Nearly 200 pilots whales stranded on New Zealand beach

Nearly 200 pilots whales stranded on New Zealand beach

HomeAsia-PacificMore Fri Feb 13, 2015 7:21AM

Nearly 200 pilot whales have been stranded on a notorious New Zealand beach, which is renowned as a deathtrap for the marine mammals, officials say.

Two dozen whales from a pod of 198 had been already dead on Friday as rescuers continued efforts to save the creatures found stranded on Farewell Spit beach at the northern tip of New Zealand’s South Island, said Andrew Lamason, the area manager for the Department of Conservation.

Many conservation workers, including those from Project Noah, and volunteers are attempting to refloat the whales during the high tide.

“Re-floating stranded whales is a difficult and potentially dangerous job… community group Project Jonah has 140 volunteers in the Golden Bay area who are trained to do this and we’re working alongside them,” Lamason added.

Experts say the task may take a few days due to the vast number of animals stranded.

Cetacean stranding is a common phenomenon in Farewell Spit beach with at least eight cases reported during the past decade.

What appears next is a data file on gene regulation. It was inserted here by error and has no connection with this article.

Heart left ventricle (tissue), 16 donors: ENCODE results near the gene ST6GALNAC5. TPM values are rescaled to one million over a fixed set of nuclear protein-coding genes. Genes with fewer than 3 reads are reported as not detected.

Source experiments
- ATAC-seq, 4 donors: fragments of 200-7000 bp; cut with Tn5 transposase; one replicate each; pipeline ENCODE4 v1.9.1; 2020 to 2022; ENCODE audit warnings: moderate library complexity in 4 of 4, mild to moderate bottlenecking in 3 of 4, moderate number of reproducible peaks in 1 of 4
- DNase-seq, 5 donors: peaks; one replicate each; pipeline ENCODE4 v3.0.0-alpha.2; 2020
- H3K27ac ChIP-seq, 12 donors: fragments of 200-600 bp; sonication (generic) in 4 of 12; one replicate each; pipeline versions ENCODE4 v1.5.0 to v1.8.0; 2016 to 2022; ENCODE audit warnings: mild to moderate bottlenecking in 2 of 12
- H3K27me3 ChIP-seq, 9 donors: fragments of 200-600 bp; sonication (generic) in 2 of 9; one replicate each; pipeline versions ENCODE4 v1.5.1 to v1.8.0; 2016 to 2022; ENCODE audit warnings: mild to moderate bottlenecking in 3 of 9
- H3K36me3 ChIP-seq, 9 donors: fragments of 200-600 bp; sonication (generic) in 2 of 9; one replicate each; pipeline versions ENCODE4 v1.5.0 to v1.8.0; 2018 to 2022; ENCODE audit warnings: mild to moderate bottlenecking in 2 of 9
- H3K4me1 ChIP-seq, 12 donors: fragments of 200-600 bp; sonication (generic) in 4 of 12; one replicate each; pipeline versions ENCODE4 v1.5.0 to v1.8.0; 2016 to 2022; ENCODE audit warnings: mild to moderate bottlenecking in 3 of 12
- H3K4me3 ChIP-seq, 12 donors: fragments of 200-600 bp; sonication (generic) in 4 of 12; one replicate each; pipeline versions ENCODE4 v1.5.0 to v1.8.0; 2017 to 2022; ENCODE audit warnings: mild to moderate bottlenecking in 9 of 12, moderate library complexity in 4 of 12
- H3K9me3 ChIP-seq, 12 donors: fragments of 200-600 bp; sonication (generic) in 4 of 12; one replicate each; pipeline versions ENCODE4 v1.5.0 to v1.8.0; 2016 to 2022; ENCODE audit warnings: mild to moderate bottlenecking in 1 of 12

In January last year, two cases of mass stranding were recorded within the space of a week.

Mass strandings have baffled scientists, with some speculating that healthy whales beach themselves while trying to help sick or disorientated family members.

Meanwhile, the topography of certain places, such as Ocean Beach in Tasmania, Geographe Bay in Western Australia, and Golden Bay in New Zealand, may somehow scramble the whales’ sonar navigation, causing them to strand en masse.

Stranded whales are vulnerable to dehydration and sunburn until rescuers take advantage of high tide and move them back into deeper water.

They sometimes die because their body collapses under its own weight, or drown when high tide covers their blowhole. Refloated whales often swim back ashore and have to be euthanized.

Pilot whales, the most common species of whale in New Zealand waters, reach a body length of approximately seven meters and may weigh up to 3,000 kilos.

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